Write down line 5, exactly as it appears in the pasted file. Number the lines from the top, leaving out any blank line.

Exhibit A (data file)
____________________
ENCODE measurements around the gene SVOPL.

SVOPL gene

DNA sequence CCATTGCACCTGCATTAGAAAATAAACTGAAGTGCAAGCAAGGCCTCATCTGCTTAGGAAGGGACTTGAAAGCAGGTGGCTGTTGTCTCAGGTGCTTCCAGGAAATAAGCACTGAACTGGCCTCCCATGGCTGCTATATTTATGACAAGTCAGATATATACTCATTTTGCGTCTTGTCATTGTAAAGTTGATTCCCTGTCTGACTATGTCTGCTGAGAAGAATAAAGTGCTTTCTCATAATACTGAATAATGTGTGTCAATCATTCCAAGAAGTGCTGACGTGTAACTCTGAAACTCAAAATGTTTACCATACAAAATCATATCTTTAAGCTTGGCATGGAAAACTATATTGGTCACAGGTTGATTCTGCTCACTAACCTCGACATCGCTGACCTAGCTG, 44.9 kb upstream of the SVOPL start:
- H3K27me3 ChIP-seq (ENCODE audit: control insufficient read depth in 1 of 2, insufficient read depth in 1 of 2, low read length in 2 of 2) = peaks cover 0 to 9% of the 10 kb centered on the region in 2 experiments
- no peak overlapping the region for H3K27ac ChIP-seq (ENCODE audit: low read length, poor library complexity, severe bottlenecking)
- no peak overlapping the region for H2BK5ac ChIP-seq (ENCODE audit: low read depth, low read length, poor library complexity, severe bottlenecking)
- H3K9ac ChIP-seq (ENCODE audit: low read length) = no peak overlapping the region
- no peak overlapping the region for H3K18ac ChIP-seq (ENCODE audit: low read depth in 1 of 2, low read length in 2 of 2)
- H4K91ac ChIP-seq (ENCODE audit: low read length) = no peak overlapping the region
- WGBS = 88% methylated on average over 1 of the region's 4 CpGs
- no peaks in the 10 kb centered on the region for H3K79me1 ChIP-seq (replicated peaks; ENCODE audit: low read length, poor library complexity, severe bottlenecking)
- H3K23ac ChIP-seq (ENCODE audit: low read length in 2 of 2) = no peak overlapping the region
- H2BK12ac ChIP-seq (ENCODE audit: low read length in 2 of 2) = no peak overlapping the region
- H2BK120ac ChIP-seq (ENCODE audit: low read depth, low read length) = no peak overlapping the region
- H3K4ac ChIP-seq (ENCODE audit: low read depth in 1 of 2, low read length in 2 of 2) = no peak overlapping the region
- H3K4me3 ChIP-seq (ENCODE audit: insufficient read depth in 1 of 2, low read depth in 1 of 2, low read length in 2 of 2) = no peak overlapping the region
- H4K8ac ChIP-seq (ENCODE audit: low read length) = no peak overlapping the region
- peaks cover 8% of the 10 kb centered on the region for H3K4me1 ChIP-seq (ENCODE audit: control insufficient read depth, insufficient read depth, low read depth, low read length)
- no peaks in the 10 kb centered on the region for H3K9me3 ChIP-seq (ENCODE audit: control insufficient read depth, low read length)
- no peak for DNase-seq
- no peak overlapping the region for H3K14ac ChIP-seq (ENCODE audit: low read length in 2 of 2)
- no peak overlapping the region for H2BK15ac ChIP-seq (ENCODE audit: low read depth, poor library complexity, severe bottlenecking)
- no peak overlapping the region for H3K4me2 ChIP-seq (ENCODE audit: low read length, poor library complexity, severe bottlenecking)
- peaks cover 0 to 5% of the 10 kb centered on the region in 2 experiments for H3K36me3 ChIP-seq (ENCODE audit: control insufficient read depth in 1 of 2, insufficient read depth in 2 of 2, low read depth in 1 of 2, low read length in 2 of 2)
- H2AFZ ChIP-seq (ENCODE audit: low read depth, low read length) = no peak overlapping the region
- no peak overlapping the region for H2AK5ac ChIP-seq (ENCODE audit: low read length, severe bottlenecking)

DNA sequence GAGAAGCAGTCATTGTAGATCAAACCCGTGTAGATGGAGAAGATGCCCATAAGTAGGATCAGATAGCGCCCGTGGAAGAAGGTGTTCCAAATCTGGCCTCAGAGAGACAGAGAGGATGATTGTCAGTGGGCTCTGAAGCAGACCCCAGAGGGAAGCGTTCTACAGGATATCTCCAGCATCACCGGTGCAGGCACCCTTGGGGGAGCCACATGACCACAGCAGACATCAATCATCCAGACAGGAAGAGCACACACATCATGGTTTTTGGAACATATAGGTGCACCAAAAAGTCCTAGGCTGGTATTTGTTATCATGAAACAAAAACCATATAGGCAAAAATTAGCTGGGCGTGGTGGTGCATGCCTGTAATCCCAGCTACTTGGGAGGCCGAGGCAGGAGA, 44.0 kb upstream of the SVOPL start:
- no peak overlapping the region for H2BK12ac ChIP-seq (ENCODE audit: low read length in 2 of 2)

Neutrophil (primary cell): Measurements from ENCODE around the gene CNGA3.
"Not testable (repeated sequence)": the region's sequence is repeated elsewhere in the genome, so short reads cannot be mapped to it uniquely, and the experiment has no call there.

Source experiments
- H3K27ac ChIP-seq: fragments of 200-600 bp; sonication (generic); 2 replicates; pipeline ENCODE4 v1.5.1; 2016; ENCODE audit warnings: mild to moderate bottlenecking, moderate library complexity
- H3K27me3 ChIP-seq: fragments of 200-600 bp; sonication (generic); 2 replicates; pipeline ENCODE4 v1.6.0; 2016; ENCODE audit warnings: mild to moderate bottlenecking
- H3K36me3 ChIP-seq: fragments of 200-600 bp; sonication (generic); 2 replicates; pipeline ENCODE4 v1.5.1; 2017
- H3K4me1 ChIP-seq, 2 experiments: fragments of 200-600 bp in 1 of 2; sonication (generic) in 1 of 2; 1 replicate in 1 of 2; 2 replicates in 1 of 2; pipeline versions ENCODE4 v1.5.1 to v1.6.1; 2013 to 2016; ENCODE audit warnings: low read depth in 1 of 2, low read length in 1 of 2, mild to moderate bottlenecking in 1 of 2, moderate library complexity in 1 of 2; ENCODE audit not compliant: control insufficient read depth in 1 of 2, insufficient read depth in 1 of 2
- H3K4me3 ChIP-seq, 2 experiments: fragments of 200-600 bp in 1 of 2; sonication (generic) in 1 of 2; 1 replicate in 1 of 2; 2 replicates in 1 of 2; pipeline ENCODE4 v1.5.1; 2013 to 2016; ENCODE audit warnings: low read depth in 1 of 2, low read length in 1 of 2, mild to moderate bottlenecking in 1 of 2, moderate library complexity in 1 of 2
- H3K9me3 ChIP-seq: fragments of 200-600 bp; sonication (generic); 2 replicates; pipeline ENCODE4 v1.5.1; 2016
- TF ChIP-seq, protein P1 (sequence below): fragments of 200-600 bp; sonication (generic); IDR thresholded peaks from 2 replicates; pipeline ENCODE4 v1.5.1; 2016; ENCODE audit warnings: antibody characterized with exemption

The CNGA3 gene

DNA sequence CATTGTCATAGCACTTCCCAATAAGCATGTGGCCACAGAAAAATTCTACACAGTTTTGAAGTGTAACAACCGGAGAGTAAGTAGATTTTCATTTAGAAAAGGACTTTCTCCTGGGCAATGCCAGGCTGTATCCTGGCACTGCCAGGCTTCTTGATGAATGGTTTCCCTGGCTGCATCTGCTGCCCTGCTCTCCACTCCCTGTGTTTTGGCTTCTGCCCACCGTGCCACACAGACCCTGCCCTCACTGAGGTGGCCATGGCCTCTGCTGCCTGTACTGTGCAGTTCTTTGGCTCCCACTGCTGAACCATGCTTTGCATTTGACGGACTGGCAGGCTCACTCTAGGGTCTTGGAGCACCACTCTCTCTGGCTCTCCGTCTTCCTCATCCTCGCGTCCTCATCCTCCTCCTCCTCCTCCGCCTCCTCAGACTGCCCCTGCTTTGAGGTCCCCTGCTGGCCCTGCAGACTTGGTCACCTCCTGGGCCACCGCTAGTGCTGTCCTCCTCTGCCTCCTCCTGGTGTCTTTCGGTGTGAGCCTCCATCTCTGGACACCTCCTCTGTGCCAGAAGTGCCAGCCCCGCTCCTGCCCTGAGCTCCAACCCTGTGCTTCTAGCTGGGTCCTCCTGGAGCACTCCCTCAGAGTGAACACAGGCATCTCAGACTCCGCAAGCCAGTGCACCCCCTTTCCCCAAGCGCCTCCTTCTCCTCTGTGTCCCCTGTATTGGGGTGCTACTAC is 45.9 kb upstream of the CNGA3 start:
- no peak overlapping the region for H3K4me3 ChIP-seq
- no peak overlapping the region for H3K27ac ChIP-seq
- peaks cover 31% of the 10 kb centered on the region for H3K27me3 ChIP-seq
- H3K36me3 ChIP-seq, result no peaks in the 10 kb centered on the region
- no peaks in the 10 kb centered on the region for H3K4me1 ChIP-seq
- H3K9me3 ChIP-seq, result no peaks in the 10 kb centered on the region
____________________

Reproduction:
- no peak overlapping the region for H3K27ac ChIP-seq (ENCODE audit: low read length, poor library complexity, severe bottlenecking)